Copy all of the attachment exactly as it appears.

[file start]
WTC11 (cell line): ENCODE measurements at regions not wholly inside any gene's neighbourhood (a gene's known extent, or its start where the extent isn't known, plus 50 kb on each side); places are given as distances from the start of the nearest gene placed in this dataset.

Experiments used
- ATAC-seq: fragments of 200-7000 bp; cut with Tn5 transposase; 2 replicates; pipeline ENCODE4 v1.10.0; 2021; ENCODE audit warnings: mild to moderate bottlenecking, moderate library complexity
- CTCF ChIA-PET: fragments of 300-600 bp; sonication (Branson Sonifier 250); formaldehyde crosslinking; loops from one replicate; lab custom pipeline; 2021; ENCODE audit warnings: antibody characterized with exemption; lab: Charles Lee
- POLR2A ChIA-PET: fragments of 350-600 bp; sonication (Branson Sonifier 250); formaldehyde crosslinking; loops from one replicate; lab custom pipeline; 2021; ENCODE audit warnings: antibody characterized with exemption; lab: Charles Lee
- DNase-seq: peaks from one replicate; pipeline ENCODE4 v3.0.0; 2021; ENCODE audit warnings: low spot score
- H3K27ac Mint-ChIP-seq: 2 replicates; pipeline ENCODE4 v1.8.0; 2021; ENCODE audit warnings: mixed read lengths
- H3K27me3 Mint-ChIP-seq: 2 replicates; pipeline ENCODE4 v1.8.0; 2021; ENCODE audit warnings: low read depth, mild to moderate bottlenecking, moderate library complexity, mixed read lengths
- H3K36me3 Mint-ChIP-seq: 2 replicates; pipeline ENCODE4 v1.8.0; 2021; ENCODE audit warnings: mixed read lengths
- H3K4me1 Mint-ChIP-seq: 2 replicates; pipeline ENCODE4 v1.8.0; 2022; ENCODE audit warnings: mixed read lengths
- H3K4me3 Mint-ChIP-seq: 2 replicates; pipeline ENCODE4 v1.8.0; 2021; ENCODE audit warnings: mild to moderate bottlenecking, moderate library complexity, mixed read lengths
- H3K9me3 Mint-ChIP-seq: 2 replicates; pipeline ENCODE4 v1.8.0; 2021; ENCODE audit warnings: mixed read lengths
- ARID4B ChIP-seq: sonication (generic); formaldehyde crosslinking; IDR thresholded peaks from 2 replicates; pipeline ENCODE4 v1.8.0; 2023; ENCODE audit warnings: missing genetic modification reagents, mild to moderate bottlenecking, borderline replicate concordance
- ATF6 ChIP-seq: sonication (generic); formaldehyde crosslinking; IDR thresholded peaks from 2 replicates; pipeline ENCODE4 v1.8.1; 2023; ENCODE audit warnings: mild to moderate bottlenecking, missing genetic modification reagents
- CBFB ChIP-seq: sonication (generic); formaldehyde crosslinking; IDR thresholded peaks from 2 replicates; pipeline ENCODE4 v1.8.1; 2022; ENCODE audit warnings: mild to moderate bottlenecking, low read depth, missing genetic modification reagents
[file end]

WTC11 (cell line): ENCODE measurements at regions not wholly inside any gene's neighbourhood (a gene's known extent, or its start where the extent isn't known, plus 50 kb on each side); places are given as distances from the start of the nearest gene placed in this dataset.

Experiments used
- ATAC-seq: fragments of 200-7000 bp; cut with Tn5 transposase; 2 replicates; pipeline ENCODE4 v1.10.0; 2021; ENCODE audit warnings: mild to moderate bottlenecking, moderate library complexity
- CTCF ChIA-PET: fragments of 300-600 bp; sonication (Branson Sonifier 250); formaldehyde crosslinking; loops from one replicate; lab custom pipeline; 2021; ENCODE audit warnings: antibody characterized with exemption; lab: Charles Lee
- POLR2A ChIA-PET: fragments of 350-600 bp; sonication (Branson Sonifier 250); formaldehyde crosslinking; loops from one replicate; lab custom pipeline; 2021; ENCODE audit warnings: antibody characterized with exemption; lab: Charles Lee
- DNase-seq: peaks from one replicate; pipeline ENCODE4 v3.0.0; 2021; ENCODE audit warnings: low spot score
- H3K27ac Mint-ChIP-seq: 2 replicates; pipeline ENCODE4 v1.8.0; 2021; ENCODE audit warnings: mixed read lengths
- H3K27me3 Mint-ChIP-seq: 2 replicates; pipeline ENCODE4 v1.8.0; 2021; ENCODE audit warnings: low read depth, mild to moderate bottlenecking, moderate library complexity, mixed read lengths
- H3K36me3 Mint-ChIP-seq: 2 replicates; pipeline ENCODE4 v1.8.0; 2021; ENCODE audit warnings: mixed read lengths
- H3K4me1 Mint-ChIP-seq: 2 replicates; pipeline ENCODE4 v1.8.0; 2022; ENCODE audit warnings: mixed read lengths
- H3K4me3 Mint-ChIP-seq: 2 replicates; pipeline ENCODE4 v1.8.0; 2021; ENCODE audit warnings: mild to moderate bottlenecking, moderate library complexity, mixed read lengths
- H3K9me3 Mint-ChIP-seq: 2 replicates; pipeline ENCODE4 v1.8.0; 2021; ENCODE audit warnings: mixed read lengths
- ARID4B ChIP-seq: sonication (generic); formaldehyde crosslinking; IDR thresholded peaks from 2 replicates; pipeline ENCODE4 v1.8.0; 2023; ENCODE audit warnings: missing genetic modification reagents, mild to moderate bottlenecking, borderline replicate concordance
- ATF6 ChIP-seq: sonication (generic); formaldehyde crosslinking; IDR thresholded peaks from 2 replicates; pipeline ENCODE4 v1.8.1; 2023; ENCODE audit warnings: mild to moderate bottlenecking, missing genetic modification reagents
- CBFB ChIP-seq: sonication (generic); formaldehyde crosslinking; IDR thresholded peaks from 2 replicates; pipeline ENCODE4 v1.8.1; 2022; ENCODE audit warnings: mild to moderate bottlenecking, low read depth, missing genetic modification reagents